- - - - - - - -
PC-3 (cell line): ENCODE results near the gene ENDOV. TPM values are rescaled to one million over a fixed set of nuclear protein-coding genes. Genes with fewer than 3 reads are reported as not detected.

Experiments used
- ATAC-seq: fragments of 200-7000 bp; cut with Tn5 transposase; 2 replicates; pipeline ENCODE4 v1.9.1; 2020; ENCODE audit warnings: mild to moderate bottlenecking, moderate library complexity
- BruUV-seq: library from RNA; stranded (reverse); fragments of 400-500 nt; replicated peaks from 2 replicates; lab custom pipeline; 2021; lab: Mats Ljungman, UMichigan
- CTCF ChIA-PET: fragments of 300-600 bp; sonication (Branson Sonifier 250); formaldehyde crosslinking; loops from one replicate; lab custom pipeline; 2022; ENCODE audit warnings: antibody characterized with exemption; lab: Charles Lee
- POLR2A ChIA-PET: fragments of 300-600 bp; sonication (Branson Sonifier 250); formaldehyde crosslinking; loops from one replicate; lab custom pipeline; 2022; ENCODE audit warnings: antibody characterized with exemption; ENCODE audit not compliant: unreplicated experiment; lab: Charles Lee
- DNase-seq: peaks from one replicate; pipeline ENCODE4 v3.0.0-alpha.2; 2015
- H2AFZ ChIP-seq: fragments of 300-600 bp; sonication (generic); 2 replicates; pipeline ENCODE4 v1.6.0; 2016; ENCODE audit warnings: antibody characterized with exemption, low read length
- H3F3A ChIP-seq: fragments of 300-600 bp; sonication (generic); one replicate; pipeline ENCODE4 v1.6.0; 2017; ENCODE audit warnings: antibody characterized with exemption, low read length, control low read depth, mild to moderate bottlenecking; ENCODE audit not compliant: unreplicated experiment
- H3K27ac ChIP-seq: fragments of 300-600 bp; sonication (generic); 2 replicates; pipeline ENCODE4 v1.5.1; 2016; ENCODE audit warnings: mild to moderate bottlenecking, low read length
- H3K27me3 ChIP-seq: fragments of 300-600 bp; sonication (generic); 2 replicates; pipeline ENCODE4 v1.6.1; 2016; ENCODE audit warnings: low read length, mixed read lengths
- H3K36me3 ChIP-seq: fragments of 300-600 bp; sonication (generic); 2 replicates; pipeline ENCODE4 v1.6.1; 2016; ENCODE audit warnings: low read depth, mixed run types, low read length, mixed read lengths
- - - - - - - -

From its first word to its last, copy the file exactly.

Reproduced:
PC-3 (cell line): ENCODE results near the gene ENDOV. TPM values are rescaled to one million over a fixed set of nuclear protein-coding genes. Genes with fewer than 3 reads are reported as not detected.

Experiments used
- ATAC-seq: fragments of 200-7000 bp; cut with Tn5 transposase; 2 replicates; pipeline ENCODE4 v1.9.1; 2020; ENCODE audit warnings: mild to moderate bottlenecking, moderate library complexity
- BruUV-seq: library from RNA; stranded (reverse); fragments of 400-500 nt; replicated peaks from 2 replicates; lab custom pipeline; 2021; lab: Mats Ljungman, UMichigan
- CTCF ChIA-PET: fragments of 300-600 bp; sonication (Branson Sonifier 250); formaldehyde crosslinking; loops from one replicate; lab custom pipeline; 2022; ENCODE audit warnings: antibody characterized with exemption; lab: Charles Lee
- POLR2A ChIA-PET: fragments of 300-600 bp; sonication (Branson Sonifier 250); formaldehyde crosslinking; loops from one replicate; lab custom pipeline; 2022; ENCODE audit warnings: antibody characterized with exemption; ENCODE audit not compliant: unreplicated experiment; lab: Charles Lee
- DNase-seq: peaks from one replicate; pipeline ENCODE4 v3.0.0-alpha.2; 2015
- H2AFZ ChIP-seq: fragments of 300-600 bp; sonication (generic); 2 replicates; pipeline ENCODE4 v1.6.0; 2016; ENCODE audit warnings: antibody characterized with exemption, low read length
- H3F3A ChIP-seq: fragments of 300-600 bp; sonication (generic); one replicate; pipeline ENCODE4 v1.6.0; 2017; ENCODE audit warnings: antibody characterized with exemption, low read length, control low read depth, mild to moderate bottlenecking; ENCODE audit not compliant: unreplicated experiment
- H3K27ac ChIP-seq: fragments of 300-600 bp; sonication (generic); 2 replicates; pipeline ENCODE4 v1.5.1; 2016; ENCODE audit warnings: mild to moderate bottlenecking, low read length
- H3K27me3 ChIP-seq: fragments of 300-600 bp; sonication (generic); 2 replicates; pipeline ENCODE4 v1.6.1; 2016; ENCODE audit warnings: low read length, mixed read lengths
- H3K36me3 ChIP-seq: fragments of 300-600 bp; sonication (generic); 2 replicates; pipeline ENCODE4 v1.6.1; 2016; ENCODE audit warnings: low read depth, mixed run types, low read length, mixed read lengths